The Sleep (Well, Doziness) Of Reason; etc.
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The Fulford File, By James Fulford

Reason magazine's website, whose ranking is almost as high as VDARE.COM's, has just posted an item by Matt Welch [email him] moaning about the Department of Homeland Security daring to enforce the immigration laws.

Apparently, some French journalists traveling to the US to cover something or other were denied entry because they didn't have visas. France is a putatively friendly country, whose citizens can normally visit without visas for business or pleasure. But, Reason explains, "Journalism, according to American consular writ, does not qualify as either." For journalists, there is a cumbersome application procedure, which most naturally ignore.

I can see Reason's point about letting journalists cross freely. But I can also see the law's point about journalists needing visas. Foreign journalists are foreigners actually earning their living within the boundaries of the United States. That's what the whole "green card" apparatus is set up to regulate.

The incident does show that the Consular Lookout and Support System, the kind of database that Smith-Simpson saboteur Spencer Abraham spent so much effort blocking when he was in the U.S. Senate during the 90s, actually works.

But it also shows that immigration law is enforced against those it's easiest to enforce laws against: white people with jobs.

The Mexican border, on the other hand, is still leaking like a sieve.

Reason's Brian Doherty [email him], author of a notoriously dogmatic review of Pat Buchanan's Death Of The West, has also been moaning, about the border tragedy last week in which eighteen illegals died of heat prostration in a locked tractor trailer.

Doherty's take's differs somewhat from my own balanced discussion, posted the same day.

For one thing, I noted that the smuggler was himself an immigrant, from Jamaica. I also pointed out that the US government and immigration enthusiasts are creating a moral hazard that tempts these people to risk their lives, and the lives of their children, by offering them huge rewards for successful law-breaking.

Reason apparently thinks that the costs of immigration to the taxpayer can be reduced by abolishing public education and free health care in hospital emergency rooms.

This policy shift is unlikely to happen soon.

Doherty included a typical smear of immigration reformers:

"Illegal immigration—with eight million already here and about a quarter million joining them each year—is seen by some as a threat to our supposedly precious current ethnic balance; by others as an expensive drain on public resources.

His link on "current ethnic balance" was to VDARE.COM'S front page.

If I might offer some friendly instruction, internet usage requires that the link should have either been on the words "seen by some," or alternatively to some specific page. A couple of suggestions:

"The grounds: it 'features an offensive representation of one gender, one race and one historical period . . .'

"'One historical period . . .'? Yeah. It's called America.

There! Definite concern with the "current ethnic balance" – and, if I may say so, eminently Reasonable.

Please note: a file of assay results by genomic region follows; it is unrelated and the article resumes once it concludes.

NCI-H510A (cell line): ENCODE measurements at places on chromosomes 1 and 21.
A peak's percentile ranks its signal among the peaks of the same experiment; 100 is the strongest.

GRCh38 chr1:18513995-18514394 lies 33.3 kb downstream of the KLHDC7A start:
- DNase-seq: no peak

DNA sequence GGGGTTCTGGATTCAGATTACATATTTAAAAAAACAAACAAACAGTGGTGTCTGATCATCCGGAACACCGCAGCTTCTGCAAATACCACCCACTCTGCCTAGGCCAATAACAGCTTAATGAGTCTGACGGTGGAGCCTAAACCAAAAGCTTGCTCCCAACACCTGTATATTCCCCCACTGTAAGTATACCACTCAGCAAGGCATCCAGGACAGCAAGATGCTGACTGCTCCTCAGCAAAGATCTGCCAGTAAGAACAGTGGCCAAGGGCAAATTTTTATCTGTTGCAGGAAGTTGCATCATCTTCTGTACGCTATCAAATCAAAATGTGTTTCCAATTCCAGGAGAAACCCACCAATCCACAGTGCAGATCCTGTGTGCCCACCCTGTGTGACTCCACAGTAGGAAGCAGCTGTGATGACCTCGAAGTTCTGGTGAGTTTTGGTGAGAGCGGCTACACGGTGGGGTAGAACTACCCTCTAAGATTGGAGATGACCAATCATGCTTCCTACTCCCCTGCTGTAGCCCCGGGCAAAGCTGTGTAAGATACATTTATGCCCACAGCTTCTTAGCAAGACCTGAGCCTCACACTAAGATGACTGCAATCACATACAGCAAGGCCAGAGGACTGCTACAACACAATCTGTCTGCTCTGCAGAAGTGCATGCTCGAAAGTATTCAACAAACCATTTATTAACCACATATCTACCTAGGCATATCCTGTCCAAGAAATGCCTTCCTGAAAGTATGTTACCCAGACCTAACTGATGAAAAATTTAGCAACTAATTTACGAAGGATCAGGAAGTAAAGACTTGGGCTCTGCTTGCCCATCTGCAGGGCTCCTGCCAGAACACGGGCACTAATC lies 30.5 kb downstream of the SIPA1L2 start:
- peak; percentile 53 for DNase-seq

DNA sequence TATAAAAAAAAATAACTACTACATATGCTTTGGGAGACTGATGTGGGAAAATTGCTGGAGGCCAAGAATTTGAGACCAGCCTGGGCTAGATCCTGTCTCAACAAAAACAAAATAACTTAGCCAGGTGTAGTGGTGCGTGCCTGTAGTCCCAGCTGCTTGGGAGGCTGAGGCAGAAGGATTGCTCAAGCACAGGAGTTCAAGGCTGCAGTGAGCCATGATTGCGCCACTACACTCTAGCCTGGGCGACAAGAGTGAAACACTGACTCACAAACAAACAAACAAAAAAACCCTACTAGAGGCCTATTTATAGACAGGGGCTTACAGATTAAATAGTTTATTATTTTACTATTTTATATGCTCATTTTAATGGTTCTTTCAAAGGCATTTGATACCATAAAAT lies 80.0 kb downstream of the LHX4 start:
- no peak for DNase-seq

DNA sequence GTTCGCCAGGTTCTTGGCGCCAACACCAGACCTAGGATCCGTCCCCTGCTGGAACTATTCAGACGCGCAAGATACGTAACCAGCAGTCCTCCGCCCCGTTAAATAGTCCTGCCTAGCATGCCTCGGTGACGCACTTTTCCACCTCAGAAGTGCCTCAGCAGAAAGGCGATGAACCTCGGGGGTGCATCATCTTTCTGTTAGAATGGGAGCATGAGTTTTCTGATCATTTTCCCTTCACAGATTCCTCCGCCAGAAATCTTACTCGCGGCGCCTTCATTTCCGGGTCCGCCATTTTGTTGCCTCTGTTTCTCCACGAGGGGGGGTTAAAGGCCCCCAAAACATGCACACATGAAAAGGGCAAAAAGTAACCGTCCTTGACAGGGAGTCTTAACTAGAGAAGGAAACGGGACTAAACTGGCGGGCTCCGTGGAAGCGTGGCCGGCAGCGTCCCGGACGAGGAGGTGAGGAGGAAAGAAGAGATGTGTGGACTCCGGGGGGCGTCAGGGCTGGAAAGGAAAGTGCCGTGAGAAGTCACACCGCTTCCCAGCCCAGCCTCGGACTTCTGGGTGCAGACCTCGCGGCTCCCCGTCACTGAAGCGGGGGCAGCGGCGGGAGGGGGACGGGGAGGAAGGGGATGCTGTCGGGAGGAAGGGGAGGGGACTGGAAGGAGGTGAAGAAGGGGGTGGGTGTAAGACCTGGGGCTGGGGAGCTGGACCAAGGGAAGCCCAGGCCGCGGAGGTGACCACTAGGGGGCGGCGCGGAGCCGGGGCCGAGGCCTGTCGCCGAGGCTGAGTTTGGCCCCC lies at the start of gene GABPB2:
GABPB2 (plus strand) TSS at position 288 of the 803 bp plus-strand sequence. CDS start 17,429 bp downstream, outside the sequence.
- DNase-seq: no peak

By the way, even an unimpeachable member of the Liberal Establishment, Christopher Jencks, has said in the unimpeachably Liberal Establishment New York Review of Books that he is amazed by the shift in the ethnic balance.

Remember, while Mark Twain said that it's a difference of opinion that makes horse races, it's a shift in ethnic balance that makes race riots.

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Derbyshire's Deviationism

National Review's John Derbyshire has been interviewed by Enter Stage Right, the conservative website based in Canada. Bernard Chapin asked him about the "current intraconservative battle between the neo-conservatives and the paleo-conservatives" and the idea of "policing" the right wing, specifically what Peter Brimelow has called the Frumpurge.

While supporting the idea that some "policing" is necessary, (he refers to Buckley's latest book describing the anathematization Ayn Rand, and Robert Welch, in the Dark Ages of the 1950's) Derbyshire kindly said:

"There is a difference, however, between a policeman and a witch-hunter. Conservatism is not such a great force in American life that we can afford to exclude willy-nilly large groups of honest, patriotic conservatives whom we disagree with about some issue or other. For example: I read both the Wall Street Journal Op-Ed page, which favors open immigration, and also Peter Brimelow's excellent VDARE website, which is strongly immigration-restrictionist. I think they are both important conservative voices, though personally I agree with the second much more than the first. I should hate to see either become the subject of an 'exercise in exclusion.'"

This is a good point, since the WSJ is on the right side of the question, on, er, several issues - like tax policy, or Medicare, or something.

But the WSJ is not likely to be purged anytime soon. VDARE.COM could be - and so could Derbyshire, come to think of it.

We hope to review Derbyshire's new book Prime Obsession: Bernhard Rieman & The Greatest Unsolved Problem – just have to find someone who can link math to migration.

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Policeman Commits Frankness In Britain

Chris Fox, president of Britain's Association of Chief Police Officers, is reported to have said that "'Mass migration has brought with it a whole new range and a whole new type of crime, from the Nigerian fraudster, to the eastern European who deals in drugs and prostitution to the Jamaican concentration on drug dealing.'"

All hell broke loose, of course, at this "statement of the obvious."

Expect him to be charged by Britain's crack anti-racism enforcers almost immediately.

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